And The Best Young Economist Is... Lawrence SummersGene Koretz
Economist Lawrence H. Summers may have missed out on the nation's most high-profile economic job--environmentalists scotched his candidacy to chair President Clinton's Council of Economic Advisers--but his professional peers have softened the blow. Next month, the American Economics Assn. will announce that Summers has won the John Bates Clark Medal, awarded biannually to the best economist under age 40.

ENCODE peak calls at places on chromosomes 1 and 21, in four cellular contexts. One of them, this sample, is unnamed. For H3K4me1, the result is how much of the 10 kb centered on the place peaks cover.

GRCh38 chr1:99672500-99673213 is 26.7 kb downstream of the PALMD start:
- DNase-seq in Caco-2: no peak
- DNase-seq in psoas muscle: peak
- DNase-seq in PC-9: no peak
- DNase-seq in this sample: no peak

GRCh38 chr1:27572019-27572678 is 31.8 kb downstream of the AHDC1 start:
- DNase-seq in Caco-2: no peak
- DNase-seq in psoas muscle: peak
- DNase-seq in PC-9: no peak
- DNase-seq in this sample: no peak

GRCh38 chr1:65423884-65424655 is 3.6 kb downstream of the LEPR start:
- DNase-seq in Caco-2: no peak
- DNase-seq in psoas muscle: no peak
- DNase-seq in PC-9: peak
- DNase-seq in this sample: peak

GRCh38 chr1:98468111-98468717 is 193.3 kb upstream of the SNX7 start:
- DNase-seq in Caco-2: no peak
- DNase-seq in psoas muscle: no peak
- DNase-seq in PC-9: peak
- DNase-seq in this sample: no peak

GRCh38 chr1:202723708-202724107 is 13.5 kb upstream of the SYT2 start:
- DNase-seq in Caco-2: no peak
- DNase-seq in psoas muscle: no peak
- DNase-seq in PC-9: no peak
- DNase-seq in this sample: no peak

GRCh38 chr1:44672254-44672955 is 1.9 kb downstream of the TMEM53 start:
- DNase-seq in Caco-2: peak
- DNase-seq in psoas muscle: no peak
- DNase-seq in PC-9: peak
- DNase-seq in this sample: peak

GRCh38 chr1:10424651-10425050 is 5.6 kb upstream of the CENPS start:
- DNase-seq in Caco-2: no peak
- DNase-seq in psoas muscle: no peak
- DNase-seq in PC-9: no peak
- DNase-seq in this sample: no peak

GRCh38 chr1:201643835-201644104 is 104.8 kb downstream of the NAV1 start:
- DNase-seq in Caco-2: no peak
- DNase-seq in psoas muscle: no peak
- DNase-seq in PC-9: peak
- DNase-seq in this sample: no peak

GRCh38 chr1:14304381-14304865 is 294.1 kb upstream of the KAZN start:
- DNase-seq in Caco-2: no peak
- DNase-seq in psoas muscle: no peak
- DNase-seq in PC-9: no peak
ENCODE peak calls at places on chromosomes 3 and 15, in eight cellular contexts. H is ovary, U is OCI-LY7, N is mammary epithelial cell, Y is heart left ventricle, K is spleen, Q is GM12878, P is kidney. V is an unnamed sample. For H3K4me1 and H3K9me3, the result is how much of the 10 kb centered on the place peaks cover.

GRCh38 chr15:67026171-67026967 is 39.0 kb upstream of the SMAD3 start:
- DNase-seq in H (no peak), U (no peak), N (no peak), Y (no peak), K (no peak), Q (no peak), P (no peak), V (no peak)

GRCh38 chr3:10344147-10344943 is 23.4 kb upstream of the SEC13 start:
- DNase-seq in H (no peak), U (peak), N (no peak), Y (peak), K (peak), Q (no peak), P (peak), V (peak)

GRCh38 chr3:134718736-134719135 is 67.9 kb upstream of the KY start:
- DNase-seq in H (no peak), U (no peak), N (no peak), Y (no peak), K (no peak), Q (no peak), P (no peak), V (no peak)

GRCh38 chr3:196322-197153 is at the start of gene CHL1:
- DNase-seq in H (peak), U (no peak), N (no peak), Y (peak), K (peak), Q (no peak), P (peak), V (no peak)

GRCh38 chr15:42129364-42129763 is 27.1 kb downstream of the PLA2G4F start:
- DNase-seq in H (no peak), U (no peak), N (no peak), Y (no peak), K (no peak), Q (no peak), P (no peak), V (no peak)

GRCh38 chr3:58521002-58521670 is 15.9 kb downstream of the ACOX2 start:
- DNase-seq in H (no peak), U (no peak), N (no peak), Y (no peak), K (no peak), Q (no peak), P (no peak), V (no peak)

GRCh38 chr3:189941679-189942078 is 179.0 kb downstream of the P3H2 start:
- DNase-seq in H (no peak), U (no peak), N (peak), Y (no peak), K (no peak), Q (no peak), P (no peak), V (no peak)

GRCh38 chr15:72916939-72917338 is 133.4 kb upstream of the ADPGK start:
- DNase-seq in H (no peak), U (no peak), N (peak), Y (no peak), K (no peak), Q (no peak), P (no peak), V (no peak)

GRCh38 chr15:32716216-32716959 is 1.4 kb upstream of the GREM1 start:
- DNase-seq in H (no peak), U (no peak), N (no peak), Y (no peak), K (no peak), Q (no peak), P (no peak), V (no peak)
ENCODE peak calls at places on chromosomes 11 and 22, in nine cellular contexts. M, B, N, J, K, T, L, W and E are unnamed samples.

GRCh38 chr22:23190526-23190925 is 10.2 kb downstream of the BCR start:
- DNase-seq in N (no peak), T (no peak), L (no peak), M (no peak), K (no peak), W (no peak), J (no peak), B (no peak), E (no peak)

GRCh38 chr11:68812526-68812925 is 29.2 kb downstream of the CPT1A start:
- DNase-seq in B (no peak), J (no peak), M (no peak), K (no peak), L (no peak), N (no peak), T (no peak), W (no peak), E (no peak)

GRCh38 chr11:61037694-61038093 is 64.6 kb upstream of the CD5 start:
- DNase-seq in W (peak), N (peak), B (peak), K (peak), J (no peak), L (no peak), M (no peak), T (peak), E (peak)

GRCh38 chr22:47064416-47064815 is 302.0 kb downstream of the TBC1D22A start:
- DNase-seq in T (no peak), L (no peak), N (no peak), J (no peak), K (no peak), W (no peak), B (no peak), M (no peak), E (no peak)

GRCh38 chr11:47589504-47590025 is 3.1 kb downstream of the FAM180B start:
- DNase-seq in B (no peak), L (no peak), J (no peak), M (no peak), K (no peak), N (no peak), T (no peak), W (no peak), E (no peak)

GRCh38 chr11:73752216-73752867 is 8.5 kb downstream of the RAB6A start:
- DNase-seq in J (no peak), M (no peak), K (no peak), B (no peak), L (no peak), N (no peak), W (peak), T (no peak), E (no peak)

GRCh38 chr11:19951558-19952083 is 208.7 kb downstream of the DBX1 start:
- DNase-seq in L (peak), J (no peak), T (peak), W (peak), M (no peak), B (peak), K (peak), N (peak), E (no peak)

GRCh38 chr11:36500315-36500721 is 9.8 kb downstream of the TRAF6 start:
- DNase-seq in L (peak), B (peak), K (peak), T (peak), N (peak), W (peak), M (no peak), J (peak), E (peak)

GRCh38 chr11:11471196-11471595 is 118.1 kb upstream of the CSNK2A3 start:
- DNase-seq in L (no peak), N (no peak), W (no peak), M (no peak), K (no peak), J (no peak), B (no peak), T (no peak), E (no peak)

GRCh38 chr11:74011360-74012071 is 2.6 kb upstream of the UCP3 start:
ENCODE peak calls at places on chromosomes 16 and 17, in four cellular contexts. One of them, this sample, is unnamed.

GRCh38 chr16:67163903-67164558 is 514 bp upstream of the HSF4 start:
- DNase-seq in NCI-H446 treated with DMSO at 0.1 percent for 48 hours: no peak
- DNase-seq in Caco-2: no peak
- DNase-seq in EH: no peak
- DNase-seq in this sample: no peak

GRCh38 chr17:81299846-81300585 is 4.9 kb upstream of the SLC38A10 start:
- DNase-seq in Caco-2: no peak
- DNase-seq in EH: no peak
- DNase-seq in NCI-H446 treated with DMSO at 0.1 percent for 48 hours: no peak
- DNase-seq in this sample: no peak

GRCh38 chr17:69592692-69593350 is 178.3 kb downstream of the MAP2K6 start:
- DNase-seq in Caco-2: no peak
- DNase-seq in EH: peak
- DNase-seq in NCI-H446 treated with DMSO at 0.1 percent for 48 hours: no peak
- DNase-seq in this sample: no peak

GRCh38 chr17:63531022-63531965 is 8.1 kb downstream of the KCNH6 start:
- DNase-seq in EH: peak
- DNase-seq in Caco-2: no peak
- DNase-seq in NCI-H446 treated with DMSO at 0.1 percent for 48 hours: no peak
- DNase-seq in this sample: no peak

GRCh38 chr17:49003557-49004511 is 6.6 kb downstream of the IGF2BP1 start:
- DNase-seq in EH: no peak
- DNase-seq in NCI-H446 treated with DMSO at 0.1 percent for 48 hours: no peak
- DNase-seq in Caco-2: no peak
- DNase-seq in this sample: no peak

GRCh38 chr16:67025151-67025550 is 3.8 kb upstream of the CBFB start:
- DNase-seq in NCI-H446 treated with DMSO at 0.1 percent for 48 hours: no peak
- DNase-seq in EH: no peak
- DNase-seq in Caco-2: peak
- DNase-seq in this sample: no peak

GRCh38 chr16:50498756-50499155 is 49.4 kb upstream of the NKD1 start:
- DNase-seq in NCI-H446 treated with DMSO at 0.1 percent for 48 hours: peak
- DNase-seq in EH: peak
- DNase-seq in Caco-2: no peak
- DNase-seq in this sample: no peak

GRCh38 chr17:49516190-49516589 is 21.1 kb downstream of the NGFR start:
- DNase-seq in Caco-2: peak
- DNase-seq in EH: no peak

The prize recognizes the breadth of the former Harvard University professor's work on tax policy and labor and financial markets. Summers, 38, is now making policy as Treasury Dept. Undersecretary for International Affairs after a stint as chief economist of the World Bank, where he stirred controversy by signing a memo asserting that it might make economic sense for industrial nations to pay "underpolluted" developing nations to accept toxic waste.